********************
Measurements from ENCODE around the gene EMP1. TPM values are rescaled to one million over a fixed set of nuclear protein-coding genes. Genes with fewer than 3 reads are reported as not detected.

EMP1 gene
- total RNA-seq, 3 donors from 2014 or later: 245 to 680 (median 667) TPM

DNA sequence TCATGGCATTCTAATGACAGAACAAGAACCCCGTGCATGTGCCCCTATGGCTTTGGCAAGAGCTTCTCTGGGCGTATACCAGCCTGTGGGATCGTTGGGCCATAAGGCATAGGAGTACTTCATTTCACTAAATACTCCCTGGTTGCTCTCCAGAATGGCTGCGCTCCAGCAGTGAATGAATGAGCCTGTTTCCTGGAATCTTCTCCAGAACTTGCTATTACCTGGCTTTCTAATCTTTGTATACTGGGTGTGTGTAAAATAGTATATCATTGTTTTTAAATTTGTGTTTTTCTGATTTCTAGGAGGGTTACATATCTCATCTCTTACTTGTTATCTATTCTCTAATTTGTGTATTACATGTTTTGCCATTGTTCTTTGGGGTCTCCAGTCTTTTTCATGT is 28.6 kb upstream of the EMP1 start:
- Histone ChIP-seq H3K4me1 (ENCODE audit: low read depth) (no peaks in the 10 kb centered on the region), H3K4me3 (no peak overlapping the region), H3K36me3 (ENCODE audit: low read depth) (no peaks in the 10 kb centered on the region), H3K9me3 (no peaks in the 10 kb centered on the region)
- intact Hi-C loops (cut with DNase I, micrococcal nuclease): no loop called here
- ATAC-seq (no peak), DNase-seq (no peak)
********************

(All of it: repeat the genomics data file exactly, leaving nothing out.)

Measurements from ENCODE around the gene EMP1. TPM values are rescaled to one million over a fixed set of nuclear protein-coding genes. Genes with fewer than 3 reads are reported as not detected.

EMP1 gene
- total RNA-seq, 3 donors from 2014 or later: 245 to 680 (median 667) TPM

DNA sequence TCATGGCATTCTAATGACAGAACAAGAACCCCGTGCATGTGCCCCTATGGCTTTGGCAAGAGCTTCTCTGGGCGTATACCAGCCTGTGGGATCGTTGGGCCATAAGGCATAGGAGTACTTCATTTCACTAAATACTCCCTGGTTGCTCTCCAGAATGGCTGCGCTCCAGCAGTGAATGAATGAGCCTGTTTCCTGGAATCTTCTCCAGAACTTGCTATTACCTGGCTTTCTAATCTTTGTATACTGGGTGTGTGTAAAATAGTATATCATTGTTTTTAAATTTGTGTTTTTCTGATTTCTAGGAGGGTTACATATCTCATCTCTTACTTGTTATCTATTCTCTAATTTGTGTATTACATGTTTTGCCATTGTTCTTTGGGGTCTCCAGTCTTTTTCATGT is 28.6 kb upstream of the EMP1 start:
- Histone ChIP-seq H3K4me1 (ENCODE audit: low read depth) (no peaks in the 10 kb centered on the region), H3K4me3 (no peak overlapping the region), H3K36me3 (ENCODE audit: low read depth) (no peaks in the 10 kb centered on the region), H3K9me3 (no peaks in the 10 kb centered on the region)
- intact Hi-C loops (cut with DNase I, micrococcal nuclease): no loop called here
- ATAC-seq (no peak), DNase-seq (no peak)